Data on 60,000 stars illuminate knowledge of galaxy's origin

Barbara K. Kennedy
August 02, 2013

UNIVERSITY PARK, Pa. -- Scientists with the Sloan Digital Sky Survey III (SDSS-III), including Penn State astronomers, have released to the public a new online data set featuring 60,000 stars that are helping to reveal how our Milky Way galaxy formed.

"This data set is unprecedented for investigating the history and structure of our galaxy, as well as nearby low-mass stars," said Penn State assistant professor of astronomy and astrophysics Suvrath Mahadevan, one of the SDSS-III scientists.

The highlight is a new set of high-resolution measurements of the amount of infrared light given off by each star at each wavelength. The scientists used infrared light, which is invisible to human eyes, because this light is able to penetrate the veil of dust that obscures the center of the galaxy. This light-blocking barrier limited the ability of previous studies to consistently reveal information about the stars in the Milky Way that were hidden behind the dust.

The new infrared detections are made possible by a new SDSS-III instrument that is part of an effort to create a comprehensive census of our Milky Way galaxy -- the SDSS-III's Apache Point Observatory Galactic Evolution Experiment (APOGEE). The new spectra are the first data to be released by the APOGEE project. "The APOGEE instrument was designed for observing the infrared light from these hidden stars in our Galaxy," Mahadevan said. "This innovative instrument can obtain spectra of 300 stars in a single observation. Our goal is to obtain detailed information on approximately 100,000 stars during the three-year span of the APOGEE survey."

The question of how our Milky Way galaxy formed has been the subject of scientific speculation and debate for centuries. APOGEE's three-dimensional map will provide key information for resolving central questions about how our galaxy formed over the many billions of years of its history. The key is learning the compositions and motions of stars in each region of the galaxy. Mahadevan has led efforts to characterize low-mass stars and binary stars found during the APOGEE experiment.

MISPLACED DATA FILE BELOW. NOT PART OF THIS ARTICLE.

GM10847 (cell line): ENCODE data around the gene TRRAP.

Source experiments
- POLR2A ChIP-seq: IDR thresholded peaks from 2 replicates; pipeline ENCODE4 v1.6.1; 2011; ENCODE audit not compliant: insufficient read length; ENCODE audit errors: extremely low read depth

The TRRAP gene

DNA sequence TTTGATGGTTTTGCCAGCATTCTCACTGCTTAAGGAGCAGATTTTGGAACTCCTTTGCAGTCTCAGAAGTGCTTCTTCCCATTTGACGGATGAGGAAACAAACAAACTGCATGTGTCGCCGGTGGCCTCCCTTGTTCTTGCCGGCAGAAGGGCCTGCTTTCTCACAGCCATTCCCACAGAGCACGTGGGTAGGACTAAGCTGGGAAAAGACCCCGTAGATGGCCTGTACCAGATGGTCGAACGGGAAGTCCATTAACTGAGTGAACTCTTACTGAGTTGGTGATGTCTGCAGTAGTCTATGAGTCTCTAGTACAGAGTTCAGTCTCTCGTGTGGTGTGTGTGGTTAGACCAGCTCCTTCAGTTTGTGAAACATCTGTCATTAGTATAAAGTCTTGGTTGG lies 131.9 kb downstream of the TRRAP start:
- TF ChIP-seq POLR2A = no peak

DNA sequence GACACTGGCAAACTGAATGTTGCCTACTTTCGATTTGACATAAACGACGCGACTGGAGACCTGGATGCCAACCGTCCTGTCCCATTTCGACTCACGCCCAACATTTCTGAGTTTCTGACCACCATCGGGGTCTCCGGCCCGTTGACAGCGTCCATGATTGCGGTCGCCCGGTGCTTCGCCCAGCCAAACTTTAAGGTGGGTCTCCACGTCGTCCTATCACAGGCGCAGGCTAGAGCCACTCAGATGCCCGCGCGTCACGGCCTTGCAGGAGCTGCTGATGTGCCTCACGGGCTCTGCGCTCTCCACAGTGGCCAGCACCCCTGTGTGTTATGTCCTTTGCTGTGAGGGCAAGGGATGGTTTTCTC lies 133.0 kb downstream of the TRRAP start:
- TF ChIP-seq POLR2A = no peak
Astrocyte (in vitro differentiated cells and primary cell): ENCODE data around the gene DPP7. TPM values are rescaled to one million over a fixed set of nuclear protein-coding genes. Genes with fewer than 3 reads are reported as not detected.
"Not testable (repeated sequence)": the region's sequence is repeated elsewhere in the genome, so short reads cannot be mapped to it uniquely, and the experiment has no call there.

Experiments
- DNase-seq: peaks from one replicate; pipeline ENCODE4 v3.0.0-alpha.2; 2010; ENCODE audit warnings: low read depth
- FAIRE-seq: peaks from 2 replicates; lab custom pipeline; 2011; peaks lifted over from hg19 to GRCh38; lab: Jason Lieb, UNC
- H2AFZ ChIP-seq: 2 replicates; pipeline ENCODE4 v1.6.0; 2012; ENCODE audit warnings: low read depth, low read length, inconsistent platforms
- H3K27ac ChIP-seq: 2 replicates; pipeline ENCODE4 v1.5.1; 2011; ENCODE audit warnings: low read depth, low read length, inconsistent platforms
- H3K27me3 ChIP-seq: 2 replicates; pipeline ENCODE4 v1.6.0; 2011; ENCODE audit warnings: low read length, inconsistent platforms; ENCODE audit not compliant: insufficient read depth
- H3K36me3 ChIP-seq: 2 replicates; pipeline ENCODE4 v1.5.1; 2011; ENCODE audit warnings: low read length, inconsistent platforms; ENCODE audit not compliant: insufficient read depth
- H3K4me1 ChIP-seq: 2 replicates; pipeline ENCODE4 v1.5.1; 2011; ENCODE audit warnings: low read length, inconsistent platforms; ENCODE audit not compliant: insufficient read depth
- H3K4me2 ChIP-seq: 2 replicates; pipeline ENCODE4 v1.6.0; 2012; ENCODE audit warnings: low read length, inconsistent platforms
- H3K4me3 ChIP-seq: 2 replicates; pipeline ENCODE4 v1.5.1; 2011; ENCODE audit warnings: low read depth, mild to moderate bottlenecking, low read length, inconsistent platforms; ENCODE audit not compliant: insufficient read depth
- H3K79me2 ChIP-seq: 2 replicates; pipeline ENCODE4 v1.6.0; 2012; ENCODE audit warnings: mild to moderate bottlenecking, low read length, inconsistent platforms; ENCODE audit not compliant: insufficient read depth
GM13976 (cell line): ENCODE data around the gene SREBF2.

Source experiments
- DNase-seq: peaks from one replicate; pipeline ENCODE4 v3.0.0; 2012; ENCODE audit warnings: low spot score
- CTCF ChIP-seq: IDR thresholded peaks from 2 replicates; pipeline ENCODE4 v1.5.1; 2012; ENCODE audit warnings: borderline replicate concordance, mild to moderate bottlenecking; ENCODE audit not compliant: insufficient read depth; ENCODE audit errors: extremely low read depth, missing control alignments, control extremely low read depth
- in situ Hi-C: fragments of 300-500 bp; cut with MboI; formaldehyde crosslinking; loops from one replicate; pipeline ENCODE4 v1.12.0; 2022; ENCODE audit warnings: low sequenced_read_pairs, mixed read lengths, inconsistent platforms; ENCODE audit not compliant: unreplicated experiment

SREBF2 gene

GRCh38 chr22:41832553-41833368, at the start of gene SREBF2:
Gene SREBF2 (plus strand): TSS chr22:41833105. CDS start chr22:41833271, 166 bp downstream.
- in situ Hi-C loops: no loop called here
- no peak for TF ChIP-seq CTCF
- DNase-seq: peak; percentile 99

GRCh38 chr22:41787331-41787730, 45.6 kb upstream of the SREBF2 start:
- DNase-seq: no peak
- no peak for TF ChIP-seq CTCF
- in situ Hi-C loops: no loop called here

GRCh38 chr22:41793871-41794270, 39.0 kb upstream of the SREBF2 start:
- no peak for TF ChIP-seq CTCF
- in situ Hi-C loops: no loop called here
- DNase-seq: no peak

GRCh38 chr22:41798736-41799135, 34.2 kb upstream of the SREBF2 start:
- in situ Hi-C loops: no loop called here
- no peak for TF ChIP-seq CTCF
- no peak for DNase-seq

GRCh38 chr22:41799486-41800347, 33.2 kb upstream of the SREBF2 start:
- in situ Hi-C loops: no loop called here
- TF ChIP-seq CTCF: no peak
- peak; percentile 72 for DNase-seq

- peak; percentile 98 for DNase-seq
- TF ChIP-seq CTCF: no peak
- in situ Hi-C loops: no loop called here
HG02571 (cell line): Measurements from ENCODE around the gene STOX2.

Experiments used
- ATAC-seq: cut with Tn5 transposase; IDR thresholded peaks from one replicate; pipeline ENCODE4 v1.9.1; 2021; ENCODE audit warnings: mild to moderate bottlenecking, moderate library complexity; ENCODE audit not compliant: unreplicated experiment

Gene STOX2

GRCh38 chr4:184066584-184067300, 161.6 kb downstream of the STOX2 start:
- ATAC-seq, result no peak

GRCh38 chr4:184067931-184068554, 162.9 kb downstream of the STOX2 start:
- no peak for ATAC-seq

The SDSS-III team also is publishing another 685,000 spectra from galaxies and quasars whose light began traveling toward Earth when our universe was much younger, just as the mysterious force of "dark energy" was beginning to influence the universe's expansion. These observations come from the SDSS-III Baryon Oscillation Spectroscopic Survey (BOSS). "The BOSS project is producing superb data that allow numerous investigations ranging from the large scale evolutionary history of the universe to the properties of supermassive black holes, which have the size of the solar system," said distinguished professor of astronomy and astrophysics Niel Brandt, another Penn State scientist involved with SDSS-III.

Donald Schneider, distinguished professor of astronomy and astrophysics at Penn State, is the survey coordinator and scientific publication coordinator for SDSS-III. Public access to SDSS data always has been a key goal of the project. All data are available, to researchers and the public, at . More information is online at 7-2013.

Last Updated August 08, 2013